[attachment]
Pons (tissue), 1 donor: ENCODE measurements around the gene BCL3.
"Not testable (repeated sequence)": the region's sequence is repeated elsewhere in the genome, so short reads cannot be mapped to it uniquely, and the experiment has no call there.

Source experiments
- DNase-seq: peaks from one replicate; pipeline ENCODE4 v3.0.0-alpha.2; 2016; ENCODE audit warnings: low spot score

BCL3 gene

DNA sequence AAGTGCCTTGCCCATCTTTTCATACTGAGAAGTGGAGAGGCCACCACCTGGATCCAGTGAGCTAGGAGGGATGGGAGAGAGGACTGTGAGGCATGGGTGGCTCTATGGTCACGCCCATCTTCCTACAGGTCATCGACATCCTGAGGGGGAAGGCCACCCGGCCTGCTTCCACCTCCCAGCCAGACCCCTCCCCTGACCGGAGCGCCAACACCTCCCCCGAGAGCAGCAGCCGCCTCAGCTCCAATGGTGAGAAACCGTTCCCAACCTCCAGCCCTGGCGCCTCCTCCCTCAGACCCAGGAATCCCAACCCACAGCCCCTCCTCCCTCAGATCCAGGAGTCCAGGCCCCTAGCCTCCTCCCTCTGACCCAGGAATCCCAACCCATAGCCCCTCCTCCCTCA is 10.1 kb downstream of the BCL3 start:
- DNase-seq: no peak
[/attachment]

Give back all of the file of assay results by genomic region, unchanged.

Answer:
Pons (tissue), 1 donor: ENCODE measurements around the gene BCL3.
"Not testable (repeated sequence)": the region's sequence is repeated elsewhere in the genome, so short reads cannot be mapped to it uniquely, and the experiment has no call there.

Source experiments
- DNase-seq: peaks from one replicate; pipeline ENCODE4 v3.0.0-alpha.2; 2016; ENCODE audit warnings: low spot score

BCL3 gene

DNA sequence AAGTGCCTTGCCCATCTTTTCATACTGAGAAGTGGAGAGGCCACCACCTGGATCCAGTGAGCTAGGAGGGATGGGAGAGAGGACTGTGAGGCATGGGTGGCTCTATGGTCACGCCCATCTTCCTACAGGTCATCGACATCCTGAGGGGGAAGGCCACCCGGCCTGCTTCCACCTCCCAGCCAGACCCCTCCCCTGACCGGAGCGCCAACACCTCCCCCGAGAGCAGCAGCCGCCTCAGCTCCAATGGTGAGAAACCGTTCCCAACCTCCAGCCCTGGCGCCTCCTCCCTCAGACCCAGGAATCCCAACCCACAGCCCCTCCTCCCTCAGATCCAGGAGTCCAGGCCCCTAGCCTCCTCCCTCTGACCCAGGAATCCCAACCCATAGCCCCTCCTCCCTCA is 10.1 kb downstream of the BCL3 start:
- DNase-seq: no peak